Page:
Scanning Kelvin Force Microscopy (KFM)  is a technique based on Atomic Force Microscopy (AFM)for simultaneous recording of topography and surface potential. KFM applied for GaN epi-layers  revealed that surface potential in n-type material is related to the threading dislocations due to their charge states and the contrast was dependent on type and level of doping i.e. position of the Fermi level .
We report on the fluctuations in the surface potential, that appear during illumination close to the energy gap of GaN. The investigated samples were high quality undoped GaN layers grown on sapphire by Metal-Organic Vapour Phase Epitaxy.The AFM allows to find that the density of dislocations is of the order 108 cm-2 and distinguish between edge and screw type dislocations. The surface potential measured in dark is almost flat and featureless. Two types of potential fluctuations can be observed. The first one, "short range"(~200nm) shows a clear correlation with screw type dislocations, i.e. the potential peak usually surrounds a dislocation pit. This is explained as an effect of negative charging of dislocations. However in some samples the potential peaks are more numerous then pits observed on the surface. This can be understood as an image of dislocations below the surface of the samle.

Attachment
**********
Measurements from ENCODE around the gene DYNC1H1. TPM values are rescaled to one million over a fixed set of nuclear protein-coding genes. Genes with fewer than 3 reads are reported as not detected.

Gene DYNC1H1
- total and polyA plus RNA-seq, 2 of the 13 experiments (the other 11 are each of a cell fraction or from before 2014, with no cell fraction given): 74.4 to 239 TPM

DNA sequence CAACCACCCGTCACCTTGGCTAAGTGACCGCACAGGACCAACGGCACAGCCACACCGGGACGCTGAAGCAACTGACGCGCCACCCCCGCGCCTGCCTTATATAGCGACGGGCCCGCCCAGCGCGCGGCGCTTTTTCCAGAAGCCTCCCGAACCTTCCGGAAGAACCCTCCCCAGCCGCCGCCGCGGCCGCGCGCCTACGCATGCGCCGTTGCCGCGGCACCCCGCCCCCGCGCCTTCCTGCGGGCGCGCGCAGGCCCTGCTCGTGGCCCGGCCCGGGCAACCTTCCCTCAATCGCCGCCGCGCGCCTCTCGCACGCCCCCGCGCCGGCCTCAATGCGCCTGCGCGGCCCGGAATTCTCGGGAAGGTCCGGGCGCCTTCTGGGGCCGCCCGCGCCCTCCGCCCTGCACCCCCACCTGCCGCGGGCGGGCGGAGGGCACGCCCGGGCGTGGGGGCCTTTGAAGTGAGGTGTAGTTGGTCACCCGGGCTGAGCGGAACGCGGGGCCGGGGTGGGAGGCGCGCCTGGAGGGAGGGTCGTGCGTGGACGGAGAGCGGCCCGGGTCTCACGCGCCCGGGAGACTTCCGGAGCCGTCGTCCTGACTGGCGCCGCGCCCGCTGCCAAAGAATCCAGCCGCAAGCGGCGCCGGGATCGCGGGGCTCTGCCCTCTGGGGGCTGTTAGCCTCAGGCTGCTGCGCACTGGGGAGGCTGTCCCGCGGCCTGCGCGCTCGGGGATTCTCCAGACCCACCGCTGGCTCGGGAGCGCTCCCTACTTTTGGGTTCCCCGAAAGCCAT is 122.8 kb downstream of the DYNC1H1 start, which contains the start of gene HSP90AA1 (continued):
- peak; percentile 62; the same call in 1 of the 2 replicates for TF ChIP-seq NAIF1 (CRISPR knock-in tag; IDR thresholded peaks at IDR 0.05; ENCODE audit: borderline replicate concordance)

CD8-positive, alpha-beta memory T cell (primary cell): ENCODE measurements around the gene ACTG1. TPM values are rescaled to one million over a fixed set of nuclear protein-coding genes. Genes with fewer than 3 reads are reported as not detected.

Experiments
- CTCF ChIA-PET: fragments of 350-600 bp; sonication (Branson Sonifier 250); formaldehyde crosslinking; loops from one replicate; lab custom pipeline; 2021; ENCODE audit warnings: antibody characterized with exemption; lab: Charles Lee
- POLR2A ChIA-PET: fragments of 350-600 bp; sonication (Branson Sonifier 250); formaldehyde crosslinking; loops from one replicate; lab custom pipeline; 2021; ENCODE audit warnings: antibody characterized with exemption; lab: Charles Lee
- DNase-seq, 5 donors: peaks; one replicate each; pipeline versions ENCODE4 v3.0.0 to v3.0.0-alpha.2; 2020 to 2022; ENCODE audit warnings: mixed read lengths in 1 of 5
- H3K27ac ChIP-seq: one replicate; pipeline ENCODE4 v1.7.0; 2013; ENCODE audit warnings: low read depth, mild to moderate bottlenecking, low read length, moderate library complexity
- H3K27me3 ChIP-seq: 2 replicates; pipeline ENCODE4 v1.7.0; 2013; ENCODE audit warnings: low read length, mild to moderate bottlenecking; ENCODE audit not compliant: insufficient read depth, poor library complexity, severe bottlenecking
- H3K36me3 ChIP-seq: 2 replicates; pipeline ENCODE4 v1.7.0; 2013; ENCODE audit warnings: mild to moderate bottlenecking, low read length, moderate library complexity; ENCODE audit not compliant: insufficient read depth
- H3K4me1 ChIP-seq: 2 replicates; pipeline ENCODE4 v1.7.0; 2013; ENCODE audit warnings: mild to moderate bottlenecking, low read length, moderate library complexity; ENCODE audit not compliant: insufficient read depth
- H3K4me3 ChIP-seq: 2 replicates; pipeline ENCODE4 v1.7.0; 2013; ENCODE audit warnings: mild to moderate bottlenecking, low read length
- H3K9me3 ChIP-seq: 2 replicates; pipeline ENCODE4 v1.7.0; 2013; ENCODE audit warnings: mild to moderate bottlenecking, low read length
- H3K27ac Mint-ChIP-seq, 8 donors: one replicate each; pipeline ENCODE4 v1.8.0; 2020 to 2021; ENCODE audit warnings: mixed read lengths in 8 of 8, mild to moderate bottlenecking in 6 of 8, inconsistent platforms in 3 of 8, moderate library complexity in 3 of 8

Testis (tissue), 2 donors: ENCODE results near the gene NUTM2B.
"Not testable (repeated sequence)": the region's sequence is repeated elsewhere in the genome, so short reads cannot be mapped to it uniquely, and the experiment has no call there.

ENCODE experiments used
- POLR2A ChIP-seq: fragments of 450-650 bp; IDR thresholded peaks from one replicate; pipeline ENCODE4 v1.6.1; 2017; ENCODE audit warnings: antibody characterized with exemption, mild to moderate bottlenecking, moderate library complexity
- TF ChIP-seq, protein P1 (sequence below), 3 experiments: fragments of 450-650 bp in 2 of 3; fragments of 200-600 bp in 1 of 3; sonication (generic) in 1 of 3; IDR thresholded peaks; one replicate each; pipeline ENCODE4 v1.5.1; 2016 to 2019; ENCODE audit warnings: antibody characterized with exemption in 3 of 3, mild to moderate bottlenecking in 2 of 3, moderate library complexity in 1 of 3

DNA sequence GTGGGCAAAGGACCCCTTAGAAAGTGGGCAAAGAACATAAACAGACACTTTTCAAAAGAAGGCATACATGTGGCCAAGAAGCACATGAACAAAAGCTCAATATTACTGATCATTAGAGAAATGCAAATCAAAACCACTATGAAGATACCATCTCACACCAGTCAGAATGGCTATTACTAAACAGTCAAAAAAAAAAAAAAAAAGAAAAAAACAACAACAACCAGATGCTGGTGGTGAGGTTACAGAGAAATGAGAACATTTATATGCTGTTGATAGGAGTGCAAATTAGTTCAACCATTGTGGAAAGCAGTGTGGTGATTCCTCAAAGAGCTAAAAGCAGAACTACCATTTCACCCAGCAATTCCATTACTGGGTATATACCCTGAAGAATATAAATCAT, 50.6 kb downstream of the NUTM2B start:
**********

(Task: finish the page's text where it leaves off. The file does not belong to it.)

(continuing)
The "long range"(~5 μm) fluctuations are visible in the 25x25 μm images and can be assigned to heterogenous distribution of impurities due to strain or mosaic structure of the epilayer.
The observed fluctuations of the potential are strongly dependent on the intensity of the illumination. Very intense light flattens the potential distribution and removes observed contrast.
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